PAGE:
Graeme Macrae Burnet is a Glasgow-based crime writer, published by Saraband Books. We first met a few years ago, when he’d just won a Scottish Book Trust New Writers’ Award (submissions for this fantastic programme are open at the moment – apply now if you’re eligible) – part of his professional development support included a couple of coaching sessions with me. You can find out more about Graeme’s writing (and his abiding fascination with Georges Simenon) on his blog.
This is the first of a series of short interviews that I’ll be hosting here on the site, covering topics that often come up in my mentoring and coaching sessions with new writers:
Sophy: When you first started writing creatively, what advice would have helped you?
Graeme: I don’t actually think you need any advice when you start writing. I think you need to try to find your own way of working. There’s such a cacophony of advice and ‘tips’ around for writers these day, I actually think it can be a bit burdensome. I’ve no doubt it’s perfectly possible to go online and find entirely contradictory ideas about how to go about things. The fact is there’s no right or wrong way. So I guess the piece of advice that would have helped me would be: Ignore all advice.
Have you ever suffered from writer’s block? If so, what helped?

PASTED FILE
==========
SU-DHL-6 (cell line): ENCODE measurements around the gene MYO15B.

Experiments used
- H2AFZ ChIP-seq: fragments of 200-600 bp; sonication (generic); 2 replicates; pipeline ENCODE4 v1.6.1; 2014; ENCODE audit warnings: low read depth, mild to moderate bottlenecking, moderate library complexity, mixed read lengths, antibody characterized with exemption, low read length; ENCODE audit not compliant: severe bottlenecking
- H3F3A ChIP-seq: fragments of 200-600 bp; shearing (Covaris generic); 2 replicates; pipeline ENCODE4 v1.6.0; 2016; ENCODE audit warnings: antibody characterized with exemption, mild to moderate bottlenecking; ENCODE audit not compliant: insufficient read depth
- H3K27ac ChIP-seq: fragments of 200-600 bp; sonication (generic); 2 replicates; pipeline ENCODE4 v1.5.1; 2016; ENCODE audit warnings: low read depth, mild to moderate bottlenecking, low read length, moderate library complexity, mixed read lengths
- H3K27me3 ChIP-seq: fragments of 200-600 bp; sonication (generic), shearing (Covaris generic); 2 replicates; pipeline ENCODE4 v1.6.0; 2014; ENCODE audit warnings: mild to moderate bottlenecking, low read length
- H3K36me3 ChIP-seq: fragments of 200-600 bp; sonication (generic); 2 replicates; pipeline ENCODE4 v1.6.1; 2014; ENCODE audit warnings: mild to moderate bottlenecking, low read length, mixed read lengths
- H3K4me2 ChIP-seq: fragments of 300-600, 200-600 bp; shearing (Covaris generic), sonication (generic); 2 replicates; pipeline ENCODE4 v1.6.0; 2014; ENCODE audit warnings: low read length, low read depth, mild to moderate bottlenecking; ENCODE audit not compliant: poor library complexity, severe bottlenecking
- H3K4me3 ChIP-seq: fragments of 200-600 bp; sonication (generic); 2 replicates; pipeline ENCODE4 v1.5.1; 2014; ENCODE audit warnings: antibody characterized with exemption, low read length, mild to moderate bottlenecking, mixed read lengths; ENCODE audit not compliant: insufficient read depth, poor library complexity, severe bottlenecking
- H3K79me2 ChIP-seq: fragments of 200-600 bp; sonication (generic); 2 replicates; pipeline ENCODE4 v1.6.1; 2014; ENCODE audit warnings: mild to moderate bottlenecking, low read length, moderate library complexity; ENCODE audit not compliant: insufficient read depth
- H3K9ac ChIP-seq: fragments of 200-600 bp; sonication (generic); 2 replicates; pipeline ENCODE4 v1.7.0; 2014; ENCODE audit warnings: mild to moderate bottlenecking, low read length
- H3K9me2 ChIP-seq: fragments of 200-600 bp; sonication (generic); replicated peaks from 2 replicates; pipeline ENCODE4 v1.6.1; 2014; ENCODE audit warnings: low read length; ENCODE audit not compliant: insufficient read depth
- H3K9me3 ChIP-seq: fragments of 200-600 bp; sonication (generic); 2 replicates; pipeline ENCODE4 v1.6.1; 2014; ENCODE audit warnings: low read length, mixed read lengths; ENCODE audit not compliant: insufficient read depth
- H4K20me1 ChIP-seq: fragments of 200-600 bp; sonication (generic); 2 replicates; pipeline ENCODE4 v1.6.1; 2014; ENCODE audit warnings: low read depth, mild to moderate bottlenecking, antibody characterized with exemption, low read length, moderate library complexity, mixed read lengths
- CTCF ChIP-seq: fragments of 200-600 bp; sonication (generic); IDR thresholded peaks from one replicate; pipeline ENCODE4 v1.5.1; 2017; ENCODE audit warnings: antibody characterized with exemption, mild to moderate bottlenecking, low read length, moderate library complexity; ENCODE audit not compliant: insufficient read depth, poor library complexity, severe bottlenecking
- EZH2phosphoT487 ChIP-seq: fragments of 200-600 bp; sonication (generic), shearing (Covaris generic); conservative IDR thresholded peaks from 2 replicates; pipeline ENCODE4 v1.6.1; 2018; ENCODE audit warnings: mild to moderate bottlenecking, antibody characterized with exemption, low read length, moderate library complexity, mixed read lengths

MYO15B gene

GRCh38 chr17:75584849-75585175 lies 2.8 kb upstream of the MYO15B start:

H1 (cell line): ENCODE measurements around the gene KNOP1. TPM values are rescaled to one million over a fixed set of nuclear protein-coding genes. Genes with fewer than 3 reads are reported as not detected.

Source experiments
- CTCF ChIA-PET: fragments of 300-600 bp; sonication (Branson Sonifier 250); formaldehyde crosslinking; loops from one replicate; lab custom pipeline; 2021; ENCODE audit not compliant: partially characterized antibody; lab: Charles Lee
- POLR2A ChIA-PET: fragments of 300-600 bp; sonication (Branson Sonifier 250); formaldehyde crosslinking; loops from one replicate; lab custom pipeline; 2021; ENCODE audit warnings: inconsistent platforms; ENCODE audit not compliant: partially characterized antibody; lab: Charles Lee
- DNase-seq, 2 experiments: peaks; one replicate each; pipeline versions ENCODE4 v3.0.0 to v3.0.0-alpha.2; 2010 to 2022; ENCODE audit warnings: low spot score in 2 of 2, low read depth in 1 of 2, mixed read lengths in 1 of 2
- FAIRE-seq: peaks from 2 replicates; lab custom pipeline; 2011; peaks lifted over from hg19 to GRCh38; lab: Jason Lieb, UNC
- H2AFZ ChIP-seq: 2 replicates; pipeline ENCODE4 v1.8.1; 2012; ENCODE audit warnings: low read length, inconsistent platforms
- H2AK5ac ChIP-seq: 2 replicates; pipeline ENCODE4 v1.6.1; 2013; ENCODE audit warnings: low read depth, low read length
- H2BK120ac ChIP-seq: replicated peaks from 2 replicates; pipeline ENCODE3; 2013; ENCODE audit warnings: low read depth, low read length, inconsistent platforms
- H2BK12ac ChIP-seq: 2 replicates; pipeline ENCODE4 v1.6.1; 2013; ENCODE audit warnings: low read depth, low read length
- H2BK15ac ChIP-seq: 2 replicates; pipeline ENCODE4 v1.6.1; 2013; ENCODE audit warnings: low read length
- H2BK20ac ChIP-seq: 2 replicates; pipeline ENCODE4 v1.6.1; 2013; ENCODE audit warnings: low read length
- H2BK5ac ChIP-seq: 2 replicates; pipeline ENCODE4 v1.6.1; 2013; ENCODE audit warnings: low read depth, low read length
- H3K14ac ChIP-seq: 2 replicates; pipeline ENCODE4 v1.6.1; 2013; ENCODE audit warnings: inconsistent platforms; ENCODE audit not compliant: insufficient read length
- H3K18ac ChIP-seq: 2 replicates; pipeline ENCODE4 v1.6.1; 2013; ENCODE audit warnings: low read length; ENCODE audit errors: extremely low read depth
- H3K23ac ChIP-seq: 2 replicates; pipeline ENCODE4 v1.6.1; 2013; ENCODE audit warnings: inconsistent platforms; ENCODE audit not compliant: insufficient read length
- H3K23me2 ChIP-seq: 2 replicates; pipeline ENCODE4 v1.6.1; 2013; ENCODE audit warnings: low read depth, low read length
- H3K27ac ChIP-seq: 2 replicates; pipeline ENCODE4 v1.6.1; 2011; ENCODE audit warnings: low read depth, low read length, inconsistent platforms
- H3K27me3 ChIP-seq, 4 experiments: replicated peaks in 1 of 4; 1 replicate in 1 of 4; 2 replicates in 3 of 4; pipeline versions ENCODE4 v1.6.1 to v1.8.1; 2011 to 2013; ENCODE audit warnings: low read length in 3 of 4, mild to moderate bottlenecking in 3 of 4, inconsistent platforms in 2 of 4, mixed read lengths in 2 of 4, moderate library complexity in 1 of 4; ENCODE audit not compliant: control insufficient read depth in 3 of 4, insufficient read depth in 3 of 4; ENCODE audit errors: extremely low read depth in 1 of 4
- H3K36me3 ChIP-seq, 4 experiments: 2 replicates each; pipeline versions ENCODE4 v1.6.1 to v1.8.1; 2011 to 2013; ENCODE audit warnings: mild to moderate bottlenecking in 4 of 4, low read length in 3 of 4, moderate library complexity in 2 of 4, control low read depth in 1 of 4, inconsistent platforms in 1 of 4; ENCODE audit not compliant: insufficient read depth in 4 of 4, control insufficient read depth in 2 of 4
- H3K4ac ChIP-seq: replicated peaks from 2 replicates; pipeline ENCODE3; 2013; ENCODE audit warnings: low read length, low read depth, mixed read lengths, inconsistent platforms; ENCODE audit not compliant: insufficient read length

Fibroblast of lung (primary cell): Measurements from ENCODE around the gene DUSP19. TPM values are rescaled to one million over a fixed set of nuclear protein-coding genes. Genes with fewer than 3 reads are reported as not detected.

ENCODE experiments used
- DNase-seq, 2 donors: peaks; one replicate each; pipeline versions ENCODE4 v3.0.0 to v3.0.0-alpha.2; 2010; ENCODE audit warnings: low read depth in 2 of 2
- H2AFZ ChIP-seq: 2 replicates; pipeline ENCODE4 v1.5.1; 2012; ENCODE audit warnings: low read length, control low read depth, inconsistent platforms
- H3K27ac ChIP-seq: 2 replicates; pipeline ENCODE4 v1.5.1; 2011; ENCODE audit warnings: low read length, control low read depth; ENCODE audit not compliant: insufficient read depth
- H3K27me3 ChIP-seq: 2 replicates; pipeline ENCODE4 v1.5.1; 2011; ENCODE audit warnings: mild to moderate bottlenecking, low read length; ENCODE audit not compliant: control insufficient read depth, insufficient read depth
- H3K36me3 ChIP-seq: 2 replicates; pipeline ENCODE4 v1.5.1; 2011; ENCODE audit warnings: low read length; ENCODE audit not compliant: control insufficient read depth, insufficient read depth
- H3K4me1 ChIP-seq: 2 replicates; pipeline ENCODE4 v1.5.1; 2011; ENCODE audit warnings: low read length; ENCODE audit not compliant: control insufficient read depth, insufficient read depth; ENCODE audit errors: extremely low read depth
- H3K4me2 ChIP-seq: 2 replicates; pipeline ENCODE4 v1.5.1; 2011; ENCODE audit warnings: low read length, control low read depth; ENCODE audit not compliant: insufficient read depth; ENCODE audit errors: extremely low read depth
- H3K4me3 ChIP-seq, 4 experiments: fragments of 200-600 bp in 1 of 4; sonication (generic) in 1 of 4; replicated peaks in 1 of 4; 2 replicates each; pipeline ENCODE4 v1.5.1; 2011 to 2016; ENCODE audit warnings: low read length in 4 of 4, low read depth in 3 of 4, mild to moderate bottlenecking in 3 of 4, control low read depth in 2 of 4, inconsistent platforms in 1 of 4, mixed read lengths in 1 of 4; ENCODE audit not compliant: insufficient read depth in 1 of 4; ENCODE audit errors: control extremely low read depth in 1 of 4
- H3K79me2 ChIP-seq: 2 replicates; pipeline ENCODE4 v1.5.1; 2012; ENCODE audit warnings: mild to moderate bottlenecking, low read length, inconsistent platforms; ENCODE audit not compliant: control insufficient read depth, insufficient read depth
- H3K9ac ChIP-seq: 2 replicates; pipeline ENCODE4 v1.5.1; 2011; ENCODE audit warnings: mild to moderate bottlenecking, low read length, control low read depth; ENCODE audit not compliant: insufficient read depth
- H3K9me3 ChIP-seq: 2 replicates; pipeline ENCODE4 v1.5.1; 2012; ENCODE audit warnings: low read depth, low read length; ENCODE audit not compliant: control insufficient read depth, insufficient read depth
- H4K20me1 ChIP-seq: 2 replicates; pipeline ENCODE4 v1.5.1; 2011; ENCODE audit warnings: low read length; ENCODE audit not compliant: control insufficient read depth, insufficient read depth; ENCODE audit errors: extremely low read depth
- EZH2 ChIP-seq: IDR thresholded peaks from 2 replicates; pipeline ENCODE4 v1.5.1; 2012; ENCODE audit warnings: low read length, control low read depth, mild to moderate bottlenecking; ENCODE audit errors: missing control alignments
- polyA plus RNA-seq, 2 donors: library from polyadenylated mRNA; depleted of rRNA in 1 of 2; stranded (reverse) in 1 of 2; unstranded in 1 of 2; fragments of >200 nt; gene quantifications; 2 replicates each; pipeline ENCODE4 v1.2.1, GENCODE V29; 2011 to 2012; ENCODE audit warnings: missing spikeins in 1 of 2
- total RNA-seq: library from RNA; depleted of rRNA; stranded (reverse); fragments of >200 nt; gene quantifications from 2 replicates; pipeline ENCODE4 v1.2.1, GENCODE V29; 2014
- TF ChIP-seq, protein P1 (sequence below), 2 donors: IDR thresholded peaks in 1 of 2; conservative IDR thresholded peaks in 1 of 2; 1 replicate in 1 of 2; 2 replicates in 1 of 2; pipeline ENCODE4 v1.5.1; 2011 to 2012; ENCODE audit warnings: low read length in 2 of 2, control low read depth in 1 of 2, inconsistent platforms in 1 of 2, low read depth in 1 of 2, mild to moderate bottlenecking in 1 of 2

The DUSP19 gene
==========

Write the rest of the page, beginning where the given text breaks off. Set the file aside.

I’m a bit suspicious of the term ‘writer’s block’. If it means that someone is simply not writing anything, then clearly (brutal though it may sound) there’s only one solution to that. Easier said than done of course.
Do you write every day?
I try to treat it as a kind of nine to five-ish sort of thing and if I’m at the stage of producing a first draft I aim to write a thousand words or so a day. But some days are more productive than others.
Do you have any rituals around your writing practice? Do you prefer to write in a particular place or at a particular time of day?
I go to the Mitchell Library in Glasgow. I enter by the back door and leave by the front, and if it’s free I sit in the same seat. I line up my coffee, water and extra strong mints, turn on an internet blocker, and, if the place if busy, listen to a loop of white noise. I generally I get most done in the afternoon.
Have you ever kept a journal?
No, but I keep a notebook to hand in case any little ideas spring to mind. I’ve got a terrible memory, and there’s nothing worse than knowing you had an idea, but not remembering what it was.
Are you a planner? Do you outline a book in advance, or do you just start writing and see what happens?
I hate planning. I want to the plot evolve from the characters, in an organic sort of way, rather than the other way around. But you can get yourself into a terrible mess working like that, so I wouldn’t necessarily recommend it.
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